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As the US Exits Afghanistan, Who Is There to Tame Taliban?
Taliban co-founder Mullah Abdul Ghani Baradar leaves after signing an agreement with the United States during a ceremony in the Qatari capital Doha on February 29, 2020 (Photo by GIUSEPPE CACACE/AFP via Getty Images)
(Photo by GIUSEPPE CACACE/AFP via Getty Images)

As the US Exits Afghanistan, Who Is There to Tame Taliban?

Satoru Nagao

By Ayanangsha Maitra, Rajarshi Chakraborty, and Satoru Nagao

Sometimes, the best way to triumph over an enemy is to quit the game. In an attempt to honour his election campaign promise of bringing the American soldiers back home, President Trump announced the complete withdrawal of American troops from Afghanistan and Iraq. About eight thousand six hundred remaining boys in boots will return from Afghanistan by Christmas this year. The Taliban, whom American forces have been fighting for the last two decades, is now a closed-door dialogue partner of the White House. The arch-rivals in the eerie battleground are now facing off each other in opulent hotels.

In the two-decade-long war, America has paid enormously in currency, diplomacy, and defence. It has cost the US exchequer almost $2 trillion. Several efforts to bring peace have gone in vain. Ultimately, Washington has successfully brought the Taliban and the Afghan government to talk to each other. The two belligerent parties are now engaged in the tete-a-tete. In Doha, the Afghan government caught up with the Taliban at the much-awaited intra-Afghan peace talk, held in September. Despite several attempts, an agreement between the Taliban and the Afghan government could not take place earlier as the bellicose force never recognized the legitimacy of the elected government in Afghanistan. In the eyes of the Taliban, the incumbent in Kabul remains a puppet government of the Western powers. What contrasts the most between the present administration and the earlier Talibani rule is their diametrically opposite ideologies. Whereas the present system in Afghanistan runs democratically, the Taliban believes in the Islamic Sharia law. The battle is now between democracy and theocracy.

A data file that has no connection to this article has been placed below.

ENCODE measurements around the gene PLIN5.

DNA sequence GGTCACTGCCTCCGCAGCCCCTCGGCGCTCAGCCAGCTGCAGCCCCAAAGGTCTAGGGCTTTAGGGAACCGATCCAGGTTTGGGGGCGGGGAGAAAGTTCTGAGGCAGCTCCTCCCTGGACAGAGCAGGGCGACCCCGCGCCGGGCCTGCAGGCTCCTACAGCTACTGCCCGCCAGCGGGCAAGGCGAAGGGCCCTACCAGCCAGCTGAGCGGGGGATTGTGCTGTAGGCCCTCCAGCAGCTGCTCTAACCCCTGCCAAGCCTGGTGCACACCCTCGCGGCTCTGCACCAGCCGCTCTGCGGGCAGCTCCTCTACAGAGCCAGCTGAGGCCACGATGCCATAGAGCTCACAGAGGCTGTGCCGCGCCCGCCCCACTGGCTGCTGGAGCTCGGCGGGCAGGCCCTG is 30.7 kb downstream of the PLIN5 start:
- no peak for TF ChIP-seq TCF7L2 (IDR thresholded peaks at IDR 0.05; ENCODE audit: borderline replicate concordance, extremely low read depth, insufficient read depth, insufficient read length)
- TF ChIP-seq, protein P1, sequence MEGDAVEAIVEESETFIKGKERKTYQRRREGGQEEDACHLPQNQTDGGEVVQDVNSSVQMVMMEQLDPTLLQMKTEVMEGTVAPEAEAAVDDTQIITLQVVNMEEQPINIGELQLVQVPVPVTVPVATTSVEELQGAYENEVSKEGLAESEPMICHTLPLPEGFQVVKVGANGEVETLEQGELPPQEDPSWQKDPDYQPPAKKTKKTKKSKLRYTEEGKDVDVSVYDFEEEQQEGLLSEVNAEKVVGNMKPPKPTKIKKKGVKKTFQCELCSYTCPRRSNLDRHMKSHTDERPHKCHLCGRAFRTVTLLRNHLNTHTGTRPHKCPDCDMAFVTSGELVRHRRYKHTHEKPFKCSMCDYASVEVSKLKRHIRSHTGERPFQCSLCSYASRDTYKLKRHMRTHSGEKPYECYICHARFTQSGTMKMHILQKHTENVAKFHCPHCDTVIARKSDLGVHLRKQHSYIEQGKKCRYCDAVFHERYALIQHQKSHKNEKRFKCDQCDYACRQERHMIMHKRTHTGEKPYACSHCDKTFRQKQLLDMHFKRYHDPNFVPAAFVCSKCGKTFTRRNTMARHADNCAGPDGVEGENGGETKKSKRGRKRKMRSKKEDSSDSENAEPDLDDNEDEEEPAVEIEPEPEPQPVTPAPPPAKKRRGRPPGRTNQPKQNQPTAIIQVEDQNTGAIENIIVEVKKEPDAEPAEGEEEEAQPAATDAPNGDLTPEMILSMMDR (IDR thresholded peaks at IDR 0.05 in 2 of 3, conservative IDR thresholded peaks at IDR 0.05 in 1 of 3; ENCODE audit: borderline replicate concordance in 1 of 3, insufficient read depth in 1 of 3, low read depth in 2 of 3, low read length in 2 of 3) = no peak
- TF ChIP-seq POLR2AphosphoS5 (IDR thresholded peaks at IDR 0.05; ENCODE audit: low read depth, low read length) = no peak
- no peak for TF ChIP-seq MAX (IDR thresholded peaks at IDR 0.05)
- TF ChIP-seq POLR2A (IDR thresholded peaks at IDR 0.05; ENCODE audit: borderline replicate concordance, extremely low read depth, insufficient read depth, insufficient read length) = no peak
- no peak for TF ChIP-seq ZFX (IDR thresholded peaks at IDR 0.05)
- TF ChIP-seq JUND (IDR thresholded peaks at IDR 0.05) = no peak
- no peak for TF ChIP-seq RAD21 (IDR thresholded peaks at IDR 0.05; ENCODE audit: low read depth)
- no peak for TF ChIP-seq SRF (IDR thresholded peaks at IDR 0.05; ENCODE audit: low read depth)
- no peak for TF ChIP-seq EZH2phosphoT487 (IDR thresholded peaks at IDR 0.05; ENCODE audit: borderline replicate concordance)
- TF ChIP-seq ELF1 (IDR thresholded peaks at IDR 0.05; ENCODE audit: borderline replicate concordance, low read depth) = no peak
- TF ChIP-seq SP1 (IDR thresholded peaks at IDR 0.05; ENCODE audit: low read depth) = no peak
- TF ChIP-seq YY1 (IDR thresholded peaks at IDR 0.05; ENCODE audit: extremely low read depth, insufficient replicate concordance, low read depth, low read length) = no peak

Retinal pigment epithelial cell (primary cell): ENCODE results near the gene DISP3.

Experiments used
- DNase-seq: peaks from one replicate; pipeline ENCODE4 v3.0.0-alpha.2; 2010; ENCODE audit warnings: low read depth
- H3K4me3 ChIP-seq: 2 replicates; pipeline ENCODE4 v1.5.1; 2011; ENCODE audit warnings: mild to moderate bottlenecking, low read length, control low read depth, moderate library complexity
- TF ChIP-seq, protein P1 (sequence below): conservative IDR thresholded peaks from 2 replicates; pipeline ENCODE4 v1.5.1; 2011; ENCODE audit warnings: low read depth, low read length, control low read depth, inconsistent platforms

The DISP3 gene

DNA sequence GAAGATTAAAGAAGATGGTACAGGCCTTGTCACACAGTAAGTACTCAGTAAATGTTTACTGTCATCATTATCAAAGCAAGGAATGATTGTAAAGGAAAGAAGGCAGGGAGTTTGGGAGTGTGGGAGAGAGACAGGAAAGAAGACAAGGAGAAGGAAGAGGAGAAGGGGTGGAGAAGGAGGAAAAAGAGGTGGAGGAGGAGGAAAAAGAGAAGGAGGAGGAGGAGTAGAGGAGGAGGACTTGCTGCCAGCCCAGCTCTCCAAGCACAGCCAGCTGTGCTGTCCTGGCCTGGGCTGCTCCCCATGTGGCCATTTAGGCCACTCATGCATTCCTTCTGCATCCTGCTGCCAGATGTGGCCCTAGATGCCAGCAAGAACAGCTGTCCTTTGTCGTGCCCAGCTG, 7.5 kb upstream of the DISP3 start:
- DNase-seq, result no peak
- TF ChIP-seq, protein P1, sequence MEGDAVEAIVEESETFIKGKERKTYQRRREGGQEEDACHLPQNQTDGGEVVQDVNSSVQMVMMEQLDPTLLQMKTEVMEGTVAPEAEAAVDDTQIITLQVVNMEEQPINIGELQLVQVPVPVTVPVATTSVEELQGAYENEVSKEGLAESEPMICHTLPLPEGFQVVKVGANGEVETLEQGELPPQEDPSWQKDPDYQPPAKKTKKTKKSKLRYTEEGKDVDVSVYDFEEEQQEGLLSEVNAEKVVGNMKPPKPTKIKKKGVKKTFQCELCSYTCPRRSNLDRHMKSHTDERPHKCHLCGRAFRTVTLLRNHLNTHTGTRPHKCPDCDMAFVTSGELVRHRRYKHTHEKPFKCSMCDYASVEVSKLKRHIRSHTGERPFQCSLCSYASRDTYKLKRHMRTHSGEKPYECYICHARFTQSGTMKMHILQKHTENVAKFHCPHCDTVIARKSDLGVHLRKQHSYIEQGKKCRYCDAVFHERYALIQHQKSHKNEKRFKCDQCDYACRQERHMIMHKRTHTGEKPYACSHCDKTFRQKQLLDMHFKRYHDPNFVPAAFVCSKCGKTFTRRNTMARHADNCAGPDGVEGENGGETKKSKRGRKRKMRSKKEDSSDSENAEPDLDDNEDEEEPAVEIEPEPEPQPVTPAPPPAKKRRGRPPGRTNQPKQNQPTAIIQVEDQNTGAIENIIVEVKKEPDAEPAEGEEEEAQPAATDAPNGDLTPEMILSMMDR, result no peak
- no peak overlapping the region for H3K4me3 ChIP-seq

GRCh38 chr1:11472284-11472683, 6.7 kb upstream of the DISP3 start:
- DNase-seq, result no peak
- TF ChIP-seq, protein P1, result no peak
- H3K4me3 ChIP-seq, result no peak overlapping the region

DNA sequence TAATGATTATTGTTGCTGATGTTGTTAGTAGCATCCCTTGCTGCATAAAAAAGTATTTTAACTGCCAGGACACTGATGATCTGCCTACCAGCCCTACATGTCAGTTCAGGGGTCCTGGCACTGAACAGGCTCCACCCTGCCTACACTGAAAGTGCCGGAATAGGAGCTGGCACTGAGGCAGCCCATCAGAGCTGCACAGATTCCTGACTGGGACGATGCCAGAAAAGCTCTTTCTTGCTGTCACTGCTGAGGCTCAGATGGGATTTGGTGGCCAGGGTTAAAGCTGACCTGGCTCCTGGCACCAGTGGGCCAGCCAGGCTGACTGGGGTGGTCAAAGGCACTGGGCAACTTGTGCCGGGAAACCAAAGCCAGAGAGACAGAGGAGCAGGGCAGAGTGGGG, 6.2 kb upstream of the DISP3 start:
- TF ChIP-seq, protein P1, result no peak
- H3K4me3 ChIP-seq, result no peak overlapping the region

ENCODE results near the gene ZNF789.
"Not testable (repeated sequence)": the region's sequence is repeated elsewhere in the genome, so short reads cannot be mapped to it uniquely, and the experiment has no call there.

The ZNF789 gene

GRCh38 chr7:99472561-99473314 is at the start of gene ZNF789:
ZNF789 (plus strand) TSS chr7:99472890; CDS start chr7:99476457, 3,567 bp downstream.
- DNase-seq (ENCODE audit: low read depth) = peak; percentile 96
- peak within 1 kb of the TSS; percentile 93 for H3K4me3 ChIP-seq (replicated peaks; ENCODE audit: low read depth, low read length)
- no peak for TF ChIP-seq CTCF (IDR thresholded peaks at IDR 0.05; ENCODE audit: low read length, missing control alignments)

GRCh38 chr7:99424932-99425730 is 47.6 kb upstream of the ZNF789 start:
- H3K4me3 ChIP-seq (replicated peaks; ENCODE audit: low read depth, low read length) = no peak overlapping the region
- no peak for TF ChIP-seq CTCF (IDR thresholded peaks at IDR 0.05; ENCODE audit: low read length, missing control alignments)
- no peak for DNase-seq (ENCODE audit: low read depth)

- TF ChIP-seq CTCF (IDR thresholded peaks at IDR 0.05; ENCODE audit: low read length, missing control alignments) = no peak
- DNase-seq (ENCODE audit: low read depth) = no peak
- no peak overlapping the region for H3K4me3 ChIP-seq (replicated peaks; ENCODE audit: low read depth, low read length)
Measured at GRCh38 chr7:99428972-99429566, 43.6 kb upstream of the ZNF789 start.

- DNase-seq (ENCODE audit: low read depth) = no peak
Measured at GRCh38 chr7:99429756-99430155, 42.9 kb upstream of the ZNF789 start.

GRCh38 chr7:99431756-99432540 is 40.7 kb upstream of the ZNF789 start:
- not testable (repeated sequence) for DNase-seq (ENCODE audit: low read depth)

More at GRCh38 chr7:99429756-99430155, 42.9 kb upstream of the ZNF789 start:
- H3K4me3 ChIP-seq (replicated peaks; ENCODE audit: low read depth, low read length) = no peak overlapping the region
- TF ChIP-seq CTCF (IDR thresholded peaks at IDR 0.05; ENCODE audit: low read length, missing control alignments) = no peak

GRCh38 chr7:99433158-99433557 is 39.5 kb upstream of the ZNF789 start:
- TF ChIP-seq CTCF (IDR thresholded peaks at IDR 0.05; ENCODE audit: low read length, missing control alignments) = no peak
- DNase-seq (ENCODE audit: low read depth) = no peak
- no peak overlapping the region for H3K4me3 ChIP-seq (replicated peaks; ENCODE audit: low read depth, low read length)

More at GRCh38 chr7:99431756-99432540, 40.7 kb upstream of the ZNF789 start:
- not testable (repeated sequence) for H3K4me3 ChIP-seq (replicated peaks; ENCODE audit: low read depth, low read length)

The ongoing peace process is a continuum of American mediation between the Taliban and the Afghan government since February 2020.  White House is nearing an imminent peace deal with the Taliban as they are no longer deeply interested in Afghanistan. Washington’s priority is now countering China’s growing influence.

Read the full report in The Peninsula Foundation

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